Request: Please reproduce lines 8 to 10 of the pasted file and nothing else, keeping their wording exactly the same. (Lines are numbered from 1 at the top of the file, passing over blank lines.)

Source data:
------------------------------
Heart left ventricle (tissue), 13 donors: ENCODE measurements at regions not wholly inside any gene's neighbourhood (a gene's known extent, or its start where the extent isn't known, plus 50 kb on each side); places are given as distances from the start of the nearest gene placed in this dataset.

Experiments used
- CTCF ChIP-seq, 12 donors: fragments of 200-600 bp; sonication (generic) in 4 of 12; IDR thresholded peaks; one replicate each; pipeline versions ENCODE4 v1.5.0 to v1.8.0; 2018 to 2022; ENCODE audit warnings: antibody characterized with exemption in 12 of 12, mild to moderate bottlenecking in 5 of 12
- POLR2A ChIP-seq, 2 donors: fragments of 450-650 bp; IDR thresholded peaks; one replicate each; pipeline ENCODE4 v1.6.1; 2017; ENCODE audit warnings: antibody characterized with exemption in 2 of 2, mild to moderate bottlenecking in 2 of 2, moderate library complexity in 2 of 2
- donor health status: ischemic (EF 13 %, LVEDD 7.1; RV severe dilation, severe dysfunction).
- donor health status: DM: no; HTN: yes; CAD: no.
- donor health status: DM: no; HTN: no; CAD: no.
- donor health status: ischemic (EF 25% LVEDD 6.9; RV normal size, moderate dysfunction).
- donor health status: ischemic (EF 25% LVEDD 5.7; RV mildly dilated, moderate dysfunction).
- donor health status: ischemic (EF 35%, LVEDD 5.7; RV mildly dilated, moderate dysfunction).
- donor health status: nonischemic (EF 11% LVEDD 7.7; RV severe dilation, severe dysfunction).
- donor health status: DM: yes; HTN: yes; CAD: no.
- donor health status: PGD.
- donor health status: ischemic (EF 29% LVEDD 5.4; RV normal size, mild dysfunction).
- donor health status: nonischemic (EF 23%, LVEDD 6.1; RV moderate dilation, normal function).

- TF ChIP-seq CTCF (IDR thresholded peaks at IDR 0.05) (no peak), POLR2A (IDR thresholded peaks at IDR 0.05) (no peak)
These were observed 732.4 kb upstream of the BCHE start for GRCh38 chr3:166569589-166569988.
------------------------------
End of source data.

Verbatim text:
- donor health status: ischemic (EF 25% LVEDD 6.9; RV normal size, moderate dysfunction).
- donor health status: ischemic (EF 25% LVEDD 5.7; RV mildly dilated, moderate dysfunction).
- donor health status: ischemic (EF 35%, LVEDD 5.7; RV mildly dilated, moderate dysfunction).